Yes, we all love what we are doing. And yes, we really love to share that with others. It is too easy to get frustrated with those who either don't understand our dedication to pursuing a specific avenue of interest or just frustrated over the fact that not everyone even cares that specifics even exist.
I do, however, firmly believe that Generic Garb has it's place in the SCA. Imagine there is a new member to the society who thinks they want to do a Middle Eastern persona but are not really sure. Or perhaps this person is an SCA veteran whose talents do not lay in the field of research or even sewing but they want to go to a Middle Eastern or Viking themed event. Maybe this individual does not know much about the culture, but really want to make an effort to be a part of the theme (and thereby add to the event's over all atmosphere). They likely don't have time to look further into the details (or maybe they just are not sure which specifics they want to pursue) so they opt for a generic look that not only meets the SCA's Attempt rule, but exceeds it by at least trying to better fit into an event. Either of these people are great candidates for Generic Garb!
As long as that generic-viking is not telling anyone else that what they produced is the one right way to do it, more power too them. And, honestly, they might just like it enough to want to go a step further the next time. I also find that often individuals are even very happy to engage in conversations with specialists who might have useful information to make their look even more period. It is all in the way the matter is approached. Additionally, I think its important that those who choose to specialize keep in mind that not everyone wants too go down that road and it is really quite OK if someone does not care to discuss the fine points of period and place appropriate Viking brooches.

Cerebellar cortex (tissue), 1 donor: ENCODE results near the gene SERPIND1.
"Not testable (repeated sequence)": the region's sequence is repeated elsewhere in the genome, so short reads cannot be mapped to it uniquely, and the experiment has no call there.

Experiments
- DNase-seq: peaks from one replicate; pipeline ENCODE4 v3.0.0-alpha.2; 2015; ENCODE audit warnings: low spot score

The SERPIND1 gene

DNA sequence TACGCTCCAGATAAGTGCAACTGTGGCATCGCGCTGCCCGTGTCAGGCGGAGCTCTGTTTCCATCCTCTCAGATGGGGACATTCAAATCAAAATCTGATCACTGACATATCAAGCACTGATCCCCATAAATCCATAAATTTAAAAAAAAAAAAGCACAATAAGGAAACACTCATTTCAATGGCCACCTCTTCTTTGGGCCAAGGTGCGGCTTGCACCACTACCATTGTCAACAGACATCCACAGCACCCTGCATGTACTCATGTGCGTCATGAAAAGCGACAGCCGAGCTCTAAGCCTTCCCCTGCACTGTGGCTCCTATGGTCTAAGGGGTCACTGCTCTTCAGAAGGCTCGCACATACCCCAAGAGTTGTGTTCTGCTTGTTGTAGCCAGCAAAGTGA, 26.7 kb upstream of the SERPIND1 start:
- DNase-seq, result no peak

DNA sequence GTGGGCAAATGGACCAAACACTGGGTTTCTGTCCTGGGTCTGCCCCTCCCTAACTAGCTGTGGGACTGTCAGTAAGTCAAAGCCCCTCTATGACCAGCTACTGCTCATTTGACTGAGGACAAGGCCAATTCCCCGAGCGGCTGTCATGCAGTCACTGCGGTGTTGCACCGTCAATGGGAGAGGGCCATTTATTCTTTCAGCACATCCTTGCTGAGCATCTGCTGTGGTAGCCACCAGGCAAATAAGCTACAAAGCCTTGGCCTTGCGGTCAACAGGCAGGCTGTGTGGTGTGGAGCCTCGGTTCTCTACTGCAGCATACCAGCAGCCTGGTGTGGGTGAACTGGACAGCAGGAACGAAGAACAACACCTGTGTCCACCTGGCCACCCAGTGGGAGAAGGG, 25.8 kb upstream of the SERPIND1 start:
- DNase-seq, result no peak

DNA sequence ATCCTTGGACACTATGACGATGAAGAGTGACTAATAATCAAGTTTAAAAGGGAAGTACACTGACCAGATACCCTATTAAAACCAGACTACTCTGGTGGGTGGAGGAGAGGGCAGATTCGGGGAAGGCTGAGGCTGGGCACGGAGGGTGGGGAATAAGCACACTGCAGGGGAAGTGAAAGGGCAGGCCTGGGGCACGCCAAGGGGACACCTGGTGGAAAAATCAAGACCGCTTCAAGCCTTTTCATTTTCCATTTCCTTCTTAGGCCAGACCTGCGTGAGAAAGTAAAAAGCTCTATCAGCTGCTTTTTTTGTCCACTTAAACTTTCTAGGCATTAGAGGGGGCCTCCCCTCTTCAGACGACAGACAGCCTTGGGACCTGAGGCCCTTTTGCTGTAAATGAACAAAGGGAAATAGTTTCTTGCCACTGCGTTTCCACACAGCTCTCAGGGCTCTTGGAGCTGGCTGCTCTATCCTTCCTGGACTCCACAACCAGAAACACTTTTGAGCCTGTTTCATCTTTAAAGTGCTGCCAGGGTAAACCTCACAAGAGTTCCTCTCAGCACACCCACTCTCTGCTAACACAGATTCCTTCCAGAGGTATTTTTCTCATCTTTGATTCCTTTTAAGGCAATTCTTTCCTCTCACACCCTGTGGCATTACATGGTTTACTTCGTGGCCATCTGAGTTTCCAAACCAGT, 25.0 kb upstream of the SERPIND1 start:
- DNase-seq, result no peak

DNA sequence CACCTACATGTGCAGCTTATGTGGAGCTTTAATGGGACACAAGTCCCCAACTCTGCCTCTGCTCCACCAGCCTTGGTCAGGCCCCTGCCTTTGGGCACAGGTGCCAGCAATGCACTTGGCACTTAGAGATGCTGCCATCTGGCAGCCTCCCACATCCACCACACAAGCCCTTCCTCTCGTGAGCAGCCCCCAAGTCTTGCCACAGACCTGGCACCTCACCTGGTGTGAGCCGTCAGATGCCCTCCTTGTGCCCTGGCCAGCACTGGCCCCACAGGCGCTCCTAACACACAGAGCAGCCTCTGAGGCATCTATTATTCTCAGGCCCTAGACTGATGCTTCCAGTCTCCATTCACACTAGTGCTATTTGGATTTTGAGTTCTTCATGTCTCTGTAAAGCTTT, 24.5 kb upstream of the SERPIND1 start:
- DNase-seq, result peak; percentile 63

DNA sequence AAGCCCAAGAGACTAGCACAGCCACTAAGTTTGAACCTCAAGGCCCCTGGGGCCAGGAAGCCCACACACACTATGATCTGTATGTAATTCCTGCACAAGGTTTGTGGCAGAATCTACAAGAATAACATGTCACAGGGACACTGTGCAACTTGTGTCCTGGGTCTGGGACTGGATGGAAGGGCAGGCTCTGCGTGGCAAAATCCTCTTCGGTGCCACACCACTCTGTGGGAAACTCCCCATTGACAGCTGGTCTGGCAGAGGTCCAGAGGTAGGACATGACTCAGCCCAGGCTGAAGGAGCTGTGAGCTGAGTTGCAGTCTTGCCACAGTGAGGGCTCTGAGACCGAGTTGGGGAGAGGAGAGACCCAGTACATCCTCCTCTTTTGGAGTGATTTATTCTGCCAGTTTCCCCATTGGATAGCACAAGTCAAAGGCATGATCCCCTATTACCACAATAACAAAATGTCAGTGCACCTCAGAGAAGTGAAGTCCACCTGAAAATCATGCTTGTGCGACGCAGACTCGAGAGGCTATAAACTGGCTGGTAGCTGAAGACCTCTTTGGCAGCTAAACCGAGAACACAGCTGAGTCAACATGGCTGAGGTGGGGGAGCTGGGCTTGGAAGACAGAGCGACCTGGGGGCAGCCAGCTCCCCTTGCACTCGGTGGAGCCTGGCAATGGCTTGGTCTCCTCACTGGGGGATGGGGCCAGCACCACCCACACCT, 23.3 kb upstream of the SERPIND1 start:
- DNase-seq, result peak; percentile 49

So yes, I do teach "Generic Garb" classes on occasion (and am preparing to instruct on Viking aprondress construction soon, hopefully). And based on the feedback I got, I think the classes I have done were well received and I know that my Middle Easter Coat class/handout got quite a few people stirred up about learning more about period Middle Eastern garb! (As soon as my I have a chance to revise my handout for that one, I will post it here.)
So yes, generic garb has its place and I certainly hope that people to enjoy what they have made enough to explore the details further!